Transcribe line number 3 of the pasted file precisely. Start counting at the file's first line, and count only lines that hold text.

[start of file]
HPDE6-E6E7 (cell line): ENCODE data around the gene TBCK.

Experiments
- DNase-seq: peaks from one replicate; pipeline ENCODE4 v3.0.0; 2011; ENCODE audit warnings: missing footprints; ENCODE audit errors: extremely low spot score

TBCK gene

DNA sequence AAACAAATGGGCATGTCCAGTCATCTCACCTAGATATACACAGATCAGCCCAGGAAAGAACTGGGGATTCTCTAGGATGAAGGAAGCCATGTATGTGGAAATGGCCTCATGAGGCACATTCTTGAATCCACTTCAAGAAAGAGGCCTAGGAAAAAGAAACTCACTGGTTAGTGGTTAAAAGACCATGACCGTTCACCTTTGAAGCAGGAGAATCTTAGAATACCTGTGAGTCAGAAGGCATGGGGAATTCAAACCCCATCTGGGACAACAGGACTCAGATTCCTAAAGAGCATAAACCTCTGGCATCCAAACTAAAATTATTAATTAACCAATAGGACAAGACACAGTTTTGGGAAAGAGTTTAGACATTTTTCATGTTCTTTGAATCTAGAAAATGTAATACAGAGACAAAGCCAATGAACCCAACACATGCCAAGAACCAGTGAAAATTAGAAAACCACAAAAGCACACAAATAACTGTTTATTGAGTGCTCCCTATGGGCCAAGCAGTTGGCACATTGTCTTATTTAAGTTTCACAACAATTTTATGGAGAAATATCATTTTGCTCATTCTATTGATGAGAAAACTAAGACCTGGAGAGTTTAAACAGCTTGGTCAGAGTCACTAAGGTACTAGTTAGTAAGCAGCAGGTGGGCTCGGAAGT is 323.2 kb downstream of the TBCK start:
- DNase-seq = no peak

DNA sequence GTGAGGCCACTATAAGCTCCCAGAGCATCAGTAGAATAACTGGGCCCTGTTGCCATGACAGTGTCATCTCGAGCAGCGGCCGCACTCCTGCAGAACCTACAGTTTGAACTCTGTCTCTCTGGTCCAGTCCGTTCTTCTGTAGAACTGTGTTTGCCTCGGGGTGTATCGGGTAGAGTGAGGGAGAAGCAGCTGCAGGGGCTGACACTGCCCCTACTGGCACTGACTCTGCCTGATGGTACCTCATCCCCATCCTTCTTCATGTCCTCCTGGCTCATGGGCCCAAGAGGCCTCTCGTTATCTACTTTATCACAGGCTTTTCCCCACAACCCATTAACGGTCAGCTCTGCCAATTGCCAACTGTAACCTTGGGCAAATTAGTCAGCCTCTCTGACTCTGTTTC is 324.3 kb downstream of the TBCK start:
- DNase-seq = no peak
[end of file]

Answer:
- DNase-seq: peaks from one replicate; pipeline ENCODE4 v3.0.0; 2011; ENCODE audit warnings: missing footprints; ENCODE audit errors: extremely low spot score